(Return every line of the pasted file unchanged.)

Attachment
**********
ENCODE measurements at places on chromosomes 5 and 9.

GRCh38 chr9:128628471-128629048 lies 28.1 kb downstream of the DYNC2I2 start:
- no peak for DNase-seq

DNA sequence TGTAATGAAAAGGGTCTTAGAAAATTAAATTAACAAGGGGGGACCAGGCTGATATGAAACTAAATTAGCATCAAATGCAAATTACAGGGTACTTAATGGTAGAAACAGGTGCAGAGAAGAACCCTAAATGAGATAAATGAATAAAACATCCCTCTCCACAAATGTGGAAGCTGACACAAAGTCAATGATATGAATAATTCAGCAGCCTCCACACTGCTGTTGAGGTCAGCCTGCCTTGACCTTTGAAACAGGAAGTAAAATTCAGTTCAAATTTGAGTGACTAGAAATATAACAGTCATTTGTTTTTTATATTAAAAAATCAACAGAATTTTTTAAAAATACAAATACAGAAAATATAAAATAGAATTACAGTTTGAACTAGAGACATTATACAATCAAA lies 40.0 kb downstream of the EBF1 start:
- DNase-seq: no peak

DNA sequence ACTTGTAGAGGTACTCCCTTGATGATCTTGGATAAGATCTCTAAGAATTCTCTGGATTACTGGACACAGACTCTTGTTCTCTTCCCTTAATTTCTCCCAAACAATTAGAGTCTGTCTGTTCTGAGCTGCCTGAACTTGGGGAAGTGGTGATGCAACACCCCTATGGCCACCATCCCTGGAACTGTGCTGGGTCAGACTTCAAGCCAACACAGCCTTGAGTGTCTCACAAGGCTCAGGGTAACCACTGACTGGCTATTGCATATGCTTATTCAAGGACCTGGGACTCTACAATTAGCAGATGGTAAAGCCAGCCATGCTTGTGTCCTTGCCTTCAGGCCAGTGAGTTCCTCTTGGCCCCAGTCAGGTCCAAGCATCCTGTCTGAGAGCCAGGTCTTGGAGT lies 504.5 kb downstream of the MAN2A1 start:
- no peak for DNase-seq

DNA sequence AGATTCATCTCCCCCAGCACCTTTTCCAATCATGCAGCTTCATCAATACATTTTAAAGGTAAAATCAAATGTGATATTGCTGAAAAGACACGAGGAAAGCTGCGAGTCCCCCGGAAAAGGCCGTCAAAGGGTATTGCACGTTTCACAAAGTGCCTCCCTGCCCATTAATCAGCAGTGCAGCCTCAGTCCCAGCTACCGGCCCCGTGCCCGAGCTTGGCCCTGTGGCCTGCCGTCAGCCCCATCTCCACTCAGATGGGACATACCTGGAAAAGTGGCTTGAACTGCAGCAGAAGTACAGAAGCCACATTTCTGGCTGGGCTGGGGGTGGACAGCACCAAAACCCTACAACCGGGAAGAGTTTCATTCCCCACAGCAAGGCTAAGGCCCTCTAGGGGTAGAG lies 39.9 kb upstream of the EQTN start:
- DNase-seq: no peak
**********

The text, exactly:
ENCODE measurements at places on chromosomes 5 and 9.

GRCh38 chr9:128628471-128629048 lies 28.1 kb downstream of the DYNC2I2 start:
- no peak for DNase-seq

DNA sequence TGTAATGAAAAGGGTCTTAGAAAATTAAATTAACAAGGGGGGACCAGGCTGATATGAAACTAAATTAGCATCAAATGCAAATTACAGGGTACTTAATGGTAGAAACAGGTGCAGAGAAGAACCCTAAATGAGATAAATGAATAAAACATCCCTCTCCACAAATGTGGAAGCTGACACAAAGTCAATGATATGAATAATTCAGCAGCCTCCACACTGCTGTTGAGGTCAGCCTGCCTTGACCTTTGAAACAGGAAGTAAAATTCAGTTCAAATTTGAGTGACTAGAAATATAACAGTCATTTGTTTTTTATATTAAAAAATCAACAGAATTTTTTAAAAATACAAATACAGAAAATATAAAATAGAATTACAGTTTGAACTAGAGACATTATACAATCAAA lies 40.0 kb downstream of the EBF1 start:
- DNase-seq: no peak

DNA sequence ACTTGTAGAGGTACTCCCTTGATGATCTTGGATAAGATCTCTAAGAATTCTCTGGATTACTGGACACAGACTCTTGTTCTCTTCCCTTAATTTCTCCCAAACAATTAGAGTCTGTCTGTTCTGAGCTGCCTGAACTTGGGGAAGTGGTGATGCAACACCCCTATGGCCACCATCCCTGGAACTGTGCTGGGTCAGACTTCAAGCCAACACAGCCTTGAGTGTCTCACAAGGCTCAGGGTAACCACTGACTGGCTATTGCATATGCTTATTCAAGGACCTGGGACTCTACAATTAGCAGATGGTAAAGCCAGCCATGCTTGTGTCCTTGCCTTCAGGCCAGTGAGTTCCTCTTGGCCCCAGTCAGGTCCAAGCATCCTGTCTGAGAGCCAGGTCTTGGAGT lies 504.5 kb downstream of the MAN2A1 start:
- no peak for DNase-seq

DNA sequence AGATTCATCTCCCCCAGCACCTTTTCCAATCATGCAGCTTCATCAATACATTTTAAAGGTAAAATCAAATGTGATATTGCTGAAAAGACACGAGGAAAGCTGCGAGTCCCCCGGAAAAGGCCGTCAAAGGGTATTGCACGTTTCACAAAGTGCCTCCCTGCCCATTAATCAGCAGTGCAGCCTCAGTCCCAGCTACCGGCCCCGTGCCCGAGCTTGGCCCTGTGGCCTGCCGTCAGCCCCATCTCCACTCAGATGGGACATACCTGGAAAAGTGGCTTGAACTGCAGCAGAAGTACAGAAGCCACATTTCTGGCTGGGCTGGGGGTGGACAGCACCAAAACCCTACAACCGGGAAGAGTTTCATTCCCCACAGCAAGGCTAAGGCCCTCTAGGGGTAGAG lies 39.9 kb upstream of the EQTN start:
- DNase-seq: no peak